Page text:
A dominant role of GTRAP3-18 in neuronal glutathione synthesis.
ABSTRACT Glutathione is an essential reductant which protects cells and is reduced in neurodegenerative disorders such as Parkinson's and Alzheimer's diseases. Neurons rely mainly on extracellular cysteine for glutathione synthesis and a cysteine transporter termed excitatory amino acid carrier 1 (EAAC1). However, the mechanisms underlying neuronal cysteine uptake have remained elusive. Herein, we show glutamate transport-associated protein for EAAC1 (GTRAP3-18) to interact with EAAC1 at the plasma membrane and thereby regulate neuronal glutathione levels. Glutathione increased in the mouse brain as well as in primary cultured neurons, when the GTRAP3-18 protein level was decreased by genetic manipulations, whereas glutathione decreased when GTRAP3-18 was increased. Furthermore, glutathione contents that had been increased, by a translocator and activator of EAAC1, were suppressed by increased cell surface GTRAP3-18 protein. Our results demonstrate GTRAP3-18 to dominantly and negatively determine the intracellular glutathione contents in neurons.
Article: JWA regulates XRCC1 and functions as a novel base excision repair protein in oxidative-stress-induced DNA single-strand breaks.[show abstract] [hide abstract]
ABSTRACT: JWA was recently demonstrated to be involved in cellular responses to environmental stress including oxidative stress. Although it was found that JWA protected cells from reactive oxygen species-induced DNA damage, upregulated base excision repair (BER) protein XRCC1 and downregulated PARP-1, the molecular mechanism of JWA in regulating the repair of DNA single-strand breaks (SSBs) is still unclear. Our present studies demonstrated that a reduction in JWA protein levels in cells resulted in a decrease of SSB repair capacity and hypersensitivity to DNA-damaging agents such as methyl methanesulfonate and hydrogen peroxide. JWA functioned as a repair protein by multi-interaction with XRCC1. On the one hand, JWA was translocated into the nucleus by the carrier protein XRCC1 and co-localized with XRCC1 foci after oxidative DNA damage. On the other hand, JWA via MAPK signaling pathway regulated nuclear factor E2F1, which further transcriptionally regulated XRCC1. In addition, JWA protected XRCC1 protein from ubiquitination and degradation by proteasome. These findings indicate that JWA may serve as a novel regulator of XRCC1 in the BER protein complex to facilitate the repair of DNA SSBs.Nucleic Acids Research 03/2009; 37(6):1936-50. · 8.03 Impact Factor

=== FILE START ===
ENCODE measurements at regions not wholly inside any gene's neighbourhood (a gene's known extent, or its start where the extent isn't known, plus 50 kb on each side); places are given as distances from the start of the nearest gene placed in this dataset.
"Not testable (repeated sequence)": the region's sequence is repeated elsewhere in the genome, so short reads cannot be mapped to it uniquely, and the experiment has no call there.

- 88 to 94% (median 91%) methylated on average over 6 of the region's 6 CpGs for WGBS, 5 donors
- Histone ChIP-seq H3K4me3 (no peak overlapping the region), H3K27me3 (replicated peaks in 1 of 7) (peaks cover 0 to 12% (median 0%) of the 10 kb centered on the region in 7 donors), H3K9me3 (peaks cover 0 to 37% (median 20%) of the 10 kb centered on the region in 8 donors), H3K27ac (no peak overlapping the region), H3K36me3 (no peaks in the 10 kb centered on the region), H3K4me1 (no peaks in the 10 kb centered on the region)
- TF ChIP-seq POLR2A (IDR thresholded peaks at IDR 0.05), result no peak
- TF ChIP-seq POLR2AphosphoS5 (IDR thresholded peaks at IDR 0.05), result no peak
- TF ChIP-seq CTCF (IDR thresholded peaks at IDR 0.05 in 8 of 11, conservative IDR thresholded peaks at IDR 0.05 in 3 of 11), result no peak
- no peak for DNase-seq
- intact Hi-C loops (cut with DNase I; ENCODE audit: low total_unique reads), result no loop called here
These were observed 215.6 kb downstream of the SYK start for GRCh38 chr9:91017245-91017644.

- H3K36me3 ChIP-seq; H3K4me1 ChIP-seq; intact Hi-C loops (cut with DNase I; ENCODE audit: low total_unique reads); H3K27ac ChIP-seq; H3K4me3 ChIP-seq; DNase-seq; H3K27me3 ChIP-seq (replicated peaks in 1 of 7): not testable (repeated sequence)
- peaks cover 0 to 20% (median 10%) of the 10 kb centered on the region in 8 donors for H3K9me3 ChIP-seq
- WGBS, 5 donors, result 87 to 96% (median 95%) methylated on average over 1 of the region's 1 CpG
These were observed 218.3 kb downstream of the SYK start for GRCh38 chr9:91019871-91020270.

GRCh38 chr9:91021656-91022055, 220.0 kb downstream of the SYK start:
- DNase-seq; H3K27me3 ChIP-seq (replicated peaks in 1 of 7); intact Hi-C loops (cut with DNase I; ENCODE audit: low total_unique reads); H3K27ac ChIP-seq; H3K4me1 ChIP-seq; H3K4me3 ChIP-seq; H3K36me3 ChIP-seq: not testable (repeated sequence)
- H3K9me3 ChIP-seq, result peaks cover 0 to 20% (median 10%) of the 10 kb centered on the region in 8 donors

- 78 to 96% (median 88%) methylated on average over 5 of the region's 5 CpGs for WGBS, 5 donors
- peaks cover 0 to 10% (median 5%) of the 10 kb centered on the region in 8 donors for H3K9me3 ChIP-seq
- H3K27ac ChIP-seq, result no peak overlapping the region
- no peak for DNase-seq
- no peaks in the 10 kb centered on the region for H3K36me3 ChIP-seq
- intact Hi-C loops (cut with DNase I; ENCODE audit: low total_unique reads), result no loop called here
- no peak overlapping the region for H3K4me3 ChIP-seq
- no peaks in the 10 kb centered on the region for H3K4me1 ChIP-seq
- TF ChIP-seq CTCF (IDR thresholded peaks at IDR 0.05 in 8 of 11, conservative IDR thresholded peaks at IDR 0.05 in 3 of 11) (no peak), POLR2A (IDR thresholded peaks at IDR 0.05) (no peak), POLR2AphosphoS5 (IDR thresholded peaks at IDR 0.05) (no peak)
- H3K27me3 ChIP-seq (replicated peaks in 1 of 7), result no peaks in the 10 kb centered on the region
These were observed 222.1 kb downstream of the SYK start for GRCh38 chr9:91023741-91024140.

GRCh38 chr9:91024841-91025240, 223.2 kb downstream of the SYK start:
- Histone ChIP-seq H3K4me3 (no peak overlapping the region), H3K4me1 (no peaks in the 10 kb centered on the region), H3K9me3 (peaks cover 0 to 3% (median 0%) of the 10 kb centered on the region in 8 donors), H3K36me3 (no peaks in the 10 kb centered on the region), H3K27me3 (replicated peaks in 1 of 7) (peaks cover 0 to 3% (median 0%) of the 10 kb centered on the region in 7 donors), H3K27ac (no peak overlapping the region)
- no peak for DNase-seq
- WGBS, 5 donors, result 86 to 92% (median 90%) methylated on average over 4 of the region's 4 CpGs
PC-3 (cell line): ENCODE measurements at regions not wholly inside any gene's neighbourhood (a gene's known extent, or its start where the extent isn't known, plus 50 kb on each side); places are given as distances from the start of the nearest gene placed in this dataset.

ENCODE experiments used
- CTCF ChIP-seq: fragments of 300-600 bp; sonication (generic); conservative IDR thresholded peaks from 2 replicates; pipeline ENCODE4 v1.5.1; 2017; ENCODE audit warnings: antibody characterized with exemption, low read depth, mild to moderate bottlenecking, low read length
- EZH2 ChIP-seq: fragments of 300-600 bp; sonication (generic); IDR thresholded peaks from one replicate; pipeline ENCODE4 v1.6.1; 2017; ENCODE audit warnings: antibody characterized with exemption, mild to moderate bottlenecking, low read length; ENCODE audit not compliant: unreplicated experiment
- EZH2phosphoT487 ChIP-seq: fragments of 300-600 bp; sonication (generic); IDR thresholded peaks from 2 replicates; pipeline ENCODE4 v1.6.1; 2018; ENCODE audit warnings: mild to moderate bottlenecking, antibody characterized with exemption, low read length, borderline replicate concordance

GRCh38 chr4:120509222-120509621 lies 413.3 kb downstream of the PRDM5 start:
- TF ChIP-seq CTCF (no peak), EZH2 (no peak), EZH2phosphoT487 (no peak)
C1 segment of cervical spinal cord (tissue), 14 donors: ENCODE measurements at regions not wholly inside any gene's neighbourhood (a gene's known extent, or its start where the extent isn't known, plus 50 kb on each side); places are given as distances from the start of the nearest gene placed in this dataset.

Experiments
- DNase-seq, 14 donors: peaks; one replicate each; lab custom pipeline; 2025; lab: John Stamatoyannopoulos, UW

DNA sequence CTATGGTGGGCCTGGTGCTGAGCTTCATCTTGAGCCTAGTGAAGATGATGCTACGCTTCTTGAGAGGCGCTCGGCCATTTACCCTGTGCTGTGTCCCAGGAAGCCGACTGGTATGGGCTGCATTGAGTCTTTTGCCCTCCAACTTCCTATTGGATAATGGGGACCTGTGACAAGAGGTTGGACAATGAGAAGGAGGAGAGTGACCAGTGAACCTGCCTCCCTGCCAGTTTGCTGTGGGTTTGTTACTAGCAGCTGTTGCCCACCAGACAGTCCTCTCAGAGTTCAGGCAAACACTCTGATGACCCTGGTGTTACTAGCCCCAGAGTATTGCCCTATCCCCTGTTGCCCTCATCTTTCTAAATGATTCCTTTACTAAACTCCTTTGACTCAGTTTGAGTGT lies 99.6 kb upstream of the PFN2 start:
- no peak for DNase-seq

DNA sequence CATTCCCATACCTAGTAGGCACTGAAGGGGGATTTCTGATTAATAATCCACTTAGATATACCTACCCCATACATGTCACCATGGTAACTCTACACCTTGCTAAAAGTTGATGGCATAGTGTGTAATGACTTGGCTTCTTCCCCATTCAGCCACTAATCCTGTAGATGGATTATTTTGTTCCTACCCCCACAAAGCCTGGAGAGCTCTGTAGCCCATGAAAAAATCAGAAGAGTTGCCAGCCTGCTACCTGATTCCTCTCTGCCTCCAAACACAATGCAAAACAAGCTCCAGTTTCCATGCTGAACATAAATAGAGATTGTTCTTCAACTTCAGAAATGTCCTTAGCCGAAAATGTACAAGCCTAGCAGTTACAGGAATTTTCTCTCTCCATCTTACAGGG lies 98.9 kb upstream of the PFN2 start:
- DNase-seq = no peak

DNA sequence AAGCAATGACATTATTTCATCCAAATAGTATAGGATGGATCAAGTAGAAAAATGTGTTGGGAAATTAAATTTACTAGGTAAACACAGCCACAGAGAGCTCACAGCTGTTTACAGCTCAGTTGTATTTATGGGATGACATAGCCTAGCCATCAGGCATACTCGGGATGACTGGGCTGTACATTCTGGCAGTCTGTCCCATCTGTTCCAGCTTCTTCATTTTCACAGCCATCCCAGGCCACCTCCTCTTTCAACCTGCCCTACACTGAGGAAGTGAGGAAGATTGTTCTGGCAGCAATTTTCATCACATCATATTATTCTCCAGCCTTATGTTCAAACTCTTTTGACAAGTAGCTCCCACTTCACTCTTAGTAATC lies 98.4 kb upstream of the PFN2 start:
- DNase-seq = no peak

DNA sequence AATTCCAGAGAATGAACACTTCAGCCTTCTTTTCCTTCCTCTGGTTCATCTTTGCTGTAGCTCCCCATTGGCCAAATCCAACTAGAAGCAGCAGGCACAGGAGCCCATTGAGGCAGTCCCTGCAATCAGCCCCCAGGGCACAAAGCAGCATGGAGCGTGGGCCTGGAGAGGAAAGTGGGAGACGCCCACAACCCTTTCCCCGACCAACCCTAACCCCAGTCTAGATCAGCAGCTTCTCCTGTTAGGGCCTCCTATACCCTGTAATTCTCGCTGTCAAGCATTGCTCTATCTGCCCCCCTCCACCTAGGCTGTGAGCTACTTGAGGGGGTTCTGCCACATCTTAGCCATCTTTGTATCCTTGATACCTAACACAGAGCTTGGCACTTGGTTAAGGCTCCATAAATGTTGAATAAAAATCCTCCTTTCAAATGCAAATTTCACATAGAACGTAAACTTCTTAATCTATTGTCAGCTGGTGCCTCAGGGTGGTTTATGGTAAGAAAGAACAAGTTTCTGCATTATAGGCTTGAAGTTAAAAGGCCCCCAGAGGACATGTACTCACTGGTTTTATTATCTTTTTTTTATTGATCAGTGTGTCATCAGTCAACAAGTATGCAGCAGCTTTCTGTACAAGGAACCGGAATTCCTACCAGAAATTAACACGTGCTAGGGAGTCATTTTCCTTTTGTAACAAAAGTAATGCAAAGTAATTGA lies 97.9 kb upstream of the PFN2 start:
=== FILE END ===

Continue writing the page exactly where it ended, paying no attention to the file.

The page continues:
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ABSTRACT: Glutathione (GSH) is a tripeptide consisting of glutamate, cysteine, and glycine; it has a variety of functions in the central nervous system. Brain GSH depletion is considered a preclinical sign in age-related neurodegenerative diseases, and it promotes the subsequent processes toward neurotoxicity. A neuroprotective mechanism accomplished by increasing GSH synthesis could be a promising approach in the treatment of neurodegenerative diseases. In neurons, cysteine is the rate-limiting substrate for GSH synthesis. Excitatory amino acid carrier 1 (EAAC1) is a neuronal cysteine/glutamate transporter in the brain. EAAC1 translocation to the plasma membrane promotes cysteine uptake, leading to GSH synthesis, while being negatively regulated by glutamate transport associated protein 3-18 (GTRAP3-18). Our recent studies have suggested GTRAP3-18 as an inhibitory factor for neuronal GSH synthesis. Inhibiting GTRAP3-18 function is an endogenous mechanism to increase neuron-specific GSH synthesis in the brain. This review gives an overview of EAAC1-mediated GSH synthesis, and its regulatory mechanisms by GTRAP3-18 in the brain, and a potential approach against neurodegeneration.International Journal of Molecular Sciences 01/2012; 13(9):12017-35. · 2.60 Impact Factor
Article: Nuclear factor erythroid 2-related factor 2 facilitates neuronal glutathione synthesis by upregulating neuronal excitatory amino acid transporter 3 expression.[show abstract] [hide abstract]
ABSTRACT: Astrocytes support neuronal antioxidant capacity by releasing glutathione, which is cleaved to cysteine in brain extracellular space. Free cysteine is then taken up by neurons through excitatory amino acid transporter 3 [EAAT3; also termed Slc1a1 (solute carrier family 1 member 1)] to support de novo glutathione synthesis. Activation of the nuclear factor erythroid 2-related factor 2 (Nrf2)-antioxidant responsive element (ARE) pathway by oxidative stress promotes astrocyte release of glutathione, but it remains unknown how this release is coupled to neuronal glutathione synthesis. Here we evaluated transcriptional regulation of the neuronal cysteine transporter EAAT3 by the Nrf2-ARE pathway. Nrf2 activators and Nrf2 overexpression both produced EAAT3 transcriptional activation in C6 cells. A conserved ARE-related sequence was found in the EAAT3 promoter of several mammalian species. This ARE-related sequence was bound by Nrf2 in mouse neurons in vivo as observed by chromatin immunoprecipitation. Chemical activation of the Nrf2-ARE pathway in mouse brain increased both neuronal EAAT3 levels and neuronal glutathione content, and these effects were abrogated in mice genetically deficient in either Nrf2 or EAAT3. Selective overexpression of Nrf2 in brain neurons by lentiviral gene transfer was sufficient to upregulate both neuronal EAAT3 protein and glutathione content. These findings identify a mechanism whereby Nrf2 activation can coordinate astrocyte glutathione release with neuronal glutathione synthesis through transcriptional upregulation of neuronal EAAT3 expression.Journal of Neuroscience 05/2011; 31(20):7392-401. · 7.11 Impact Factor